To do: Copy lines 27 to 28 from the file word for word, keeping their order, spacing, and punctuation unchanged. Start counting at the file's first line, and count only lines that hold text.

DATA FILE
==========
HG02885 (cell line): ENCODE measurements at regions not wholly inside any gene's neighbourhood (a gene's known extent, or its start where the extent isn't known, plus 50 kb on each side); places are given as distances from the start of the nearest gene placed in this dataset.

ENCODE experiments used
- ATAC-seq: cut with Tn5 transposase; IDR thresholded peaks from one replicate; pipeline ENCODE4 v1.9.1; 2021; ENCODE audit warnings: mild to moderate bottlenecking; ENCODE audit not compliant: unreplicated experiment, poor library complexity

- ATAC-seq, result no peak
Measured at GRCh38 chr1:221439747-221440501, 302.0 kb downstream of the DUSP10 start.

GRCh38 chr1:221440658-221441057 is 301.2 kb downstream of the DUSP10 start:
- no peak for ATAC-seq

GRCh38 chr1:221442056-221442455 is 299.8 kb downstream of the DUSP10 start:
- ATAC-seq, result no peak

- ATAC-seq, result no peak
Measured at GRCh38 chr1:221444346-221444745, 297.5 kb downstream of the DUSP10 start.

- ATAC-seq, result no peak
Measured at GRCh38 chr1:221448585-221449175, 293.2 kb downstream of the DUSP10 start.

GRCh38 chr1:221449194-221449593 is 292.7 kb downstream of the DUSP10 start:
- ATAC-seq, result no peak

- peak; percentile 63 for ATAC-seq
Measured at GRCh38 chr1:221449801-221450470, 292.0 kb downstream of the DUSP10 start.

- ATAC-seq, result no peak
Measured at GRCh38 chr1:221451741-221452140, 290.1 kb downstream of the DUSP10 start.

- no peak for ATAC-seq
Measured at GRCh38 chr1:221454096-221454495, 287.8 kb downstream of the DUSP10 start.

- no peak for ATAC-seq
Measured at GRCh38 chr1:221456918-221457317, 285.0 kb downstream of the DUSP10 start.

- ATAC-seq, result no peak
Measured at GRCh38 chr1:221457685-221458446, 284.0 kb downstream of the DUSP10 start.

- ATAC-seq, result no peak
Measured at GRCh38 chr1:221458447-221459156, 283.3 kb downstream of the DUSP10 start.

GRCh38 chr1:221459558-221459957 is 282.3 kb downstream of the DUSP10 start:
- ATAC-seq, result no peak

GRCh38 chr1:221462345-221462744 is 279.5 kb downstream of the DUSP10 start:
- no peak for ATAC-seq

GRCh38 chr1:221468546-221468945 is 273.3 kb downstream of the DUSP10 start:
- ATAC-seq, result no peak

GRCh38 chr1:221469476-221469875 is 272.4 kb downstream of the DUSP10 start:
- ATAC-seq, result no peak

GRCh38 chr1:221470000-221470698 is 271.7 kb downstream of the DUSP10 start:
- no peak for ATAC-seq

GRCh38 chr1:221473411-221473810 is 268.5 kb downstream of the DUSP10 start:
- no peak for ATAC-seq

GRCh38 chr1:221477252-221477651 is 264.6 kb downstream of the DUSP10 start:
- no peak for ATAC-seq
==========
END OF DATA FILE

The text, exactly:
Measured at GRCh38 chr1:221458447-221459156, 283.3 kb downstream of the DUSP10 start.

GRCh38 chr1:221459558-221459957 is 282.3 kb downstream of the DUSP10 start: